A: That was such a pathetic situation to be honest. If someone
tries to take political mileage and sling mud over this issue, that will
be very unfortunate. That will not resolve the problem. You must never
let your feelings to cloud your rational thinking or let it rule you.
We must act according to our conscience. I feel sorry for this
person. I can't imagine what made him to do such a thing. There are lots
of stories surrounding his death but I don't want to believe them.
Q: President is in dialogue with the Opposition Leader over
the proposed constitutional reforms. At the last meeting with the
President, Ranil Wickremesinghe was alone. You think he will represent
the majority opinion of the UNP? Are you happy with the way the talks
are taking shape?
A: I am happy that the President is of the opinion the
Opposition should be involved and consulted in the Constitutional
reforms process. But prior to our leader's visit to the 'Temple Trees'
last time, he did not ask for our views, opinions or proposals. In fact
we got to know about it only after the meeting. He told us what was
discussed with the President, subsequently at the working committee
Q: Two more MPs defected to the Government last week. Are you
worried that there will be more such crossovers in the near future?
Don't you think the internal strife is driving them away?
A: Those two were people from another party. They contested
under the UNF banner of course. But we have no hold on them. The
respective parties should deal with their defections. However, I think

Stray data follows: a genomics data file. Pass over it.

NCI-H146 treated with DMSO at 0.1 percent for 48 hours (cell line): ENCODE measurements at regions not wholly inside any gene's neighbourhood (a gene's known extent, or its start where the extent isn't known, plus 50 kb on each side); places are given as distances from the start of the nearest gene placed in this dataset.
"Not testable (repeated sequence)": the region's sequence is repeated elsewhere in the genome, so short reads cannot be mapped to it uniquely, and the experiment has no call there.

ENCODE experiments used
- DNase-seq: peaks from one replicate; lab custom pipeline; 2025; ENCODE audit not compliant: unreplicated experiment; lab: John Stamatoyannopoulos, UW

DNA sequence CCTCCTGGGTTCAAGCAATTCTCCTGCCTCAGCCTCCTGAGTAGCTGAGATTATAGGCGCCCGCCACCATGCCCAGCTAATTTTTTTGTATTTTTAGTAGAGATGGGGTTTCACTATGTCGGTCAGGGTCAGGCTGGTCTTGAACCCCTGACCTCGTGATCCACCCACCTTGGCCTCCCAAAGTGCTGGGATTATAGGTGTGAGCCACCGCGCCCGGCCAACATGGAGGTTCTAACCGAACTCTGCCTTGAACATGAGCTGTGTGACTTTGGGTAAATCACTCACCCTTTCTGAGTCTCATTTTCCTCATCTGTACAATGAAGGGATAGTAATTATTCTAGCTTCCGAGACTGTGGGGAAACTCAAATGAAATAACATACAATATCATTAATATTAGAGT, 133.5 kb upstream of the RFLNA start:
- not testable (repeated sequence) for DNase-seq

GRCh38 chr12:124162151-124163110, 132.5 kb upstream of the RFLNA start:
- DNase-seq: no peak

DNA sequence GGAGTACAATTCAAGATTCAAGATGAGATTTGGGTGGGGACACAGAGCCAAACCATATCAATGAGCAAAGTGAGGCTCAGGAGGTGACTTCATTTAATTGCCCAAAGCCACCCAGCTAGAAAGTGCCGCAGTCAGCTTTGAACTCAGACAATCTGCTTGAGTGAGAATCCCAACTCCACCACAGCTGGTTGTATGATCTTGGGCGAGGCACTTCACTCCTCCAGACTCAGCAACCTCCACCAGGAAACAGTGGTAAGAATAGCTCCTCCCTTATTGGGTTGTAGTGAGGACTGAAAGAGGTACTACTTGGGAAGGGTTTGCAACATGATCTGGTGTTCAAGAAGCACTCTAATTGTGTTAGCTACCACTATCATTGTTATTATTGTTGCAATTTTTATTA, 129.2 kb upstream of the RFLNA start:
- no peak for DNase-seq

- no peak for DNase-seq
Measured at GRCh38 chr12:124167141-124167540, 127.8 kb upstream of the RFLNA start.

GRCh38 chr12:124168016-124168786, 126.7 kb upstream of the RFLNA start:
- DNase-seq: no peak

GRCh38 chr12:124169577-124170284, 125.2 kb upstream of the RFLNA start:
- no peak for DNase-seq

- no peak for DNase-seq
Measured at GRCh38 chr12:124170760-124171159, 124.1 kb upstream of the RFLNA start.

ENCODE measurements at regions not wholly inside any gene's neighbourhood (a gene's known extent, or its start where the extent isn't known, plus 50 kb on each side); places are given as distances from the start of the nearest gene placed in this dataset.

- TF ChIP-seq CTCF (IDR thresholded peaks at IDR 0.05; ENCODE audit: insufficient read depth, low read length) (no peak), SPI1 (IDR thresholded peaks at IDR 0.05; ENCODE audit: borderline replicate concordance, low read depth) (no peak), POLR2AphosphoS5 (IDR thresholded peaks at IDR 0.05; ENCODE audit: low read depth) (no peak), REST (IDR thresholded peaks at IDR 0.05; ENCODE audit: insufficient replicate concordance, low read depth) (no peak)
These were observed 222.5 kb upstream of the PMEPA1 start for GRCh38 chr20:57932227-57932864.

the President should have been more cautious in welcoming them at this
I cannot agree with those who say they crossover to ruling party to
serve their people. That is just absurd. If people honour principles and
ethics they will stick with their parties and steer it to victory,
without resorting to the easy option. Those other parties have different
political agendas to yours. I think those who crossover are just
interested in personal gains.
Q: Had your brother been alive, do you think the present
crisis for leadership would not have arisen?
A: I have a very short reply to that. If my brother was alive,
the UNP would still be in power. None of these problems would have come
The whole scenario would have been very different.
Q: Were you not involved in politics before your brother's
A: I was never in politics. It was just a matter of helping by
brother's campaign. He was a Deputy Minister and a Minister for 17 years
under UNP but none of my family members were involved in politics. We
have not benefited a cent from being in politics.
My grandfather E.A.R. Athukorala was one of the founding members of
the UNP. My parent's marriage was attested by D.S. Senanayake. UNP is my
Q: Could you tell us a little about your family?
A: My father was a planter and we are in tea business. My
husband too is involved in business of his own. I don't have children of
my own but I became a mother to my brother's two children, the eldest is
the boy. They were just two and one and a half when I took charge of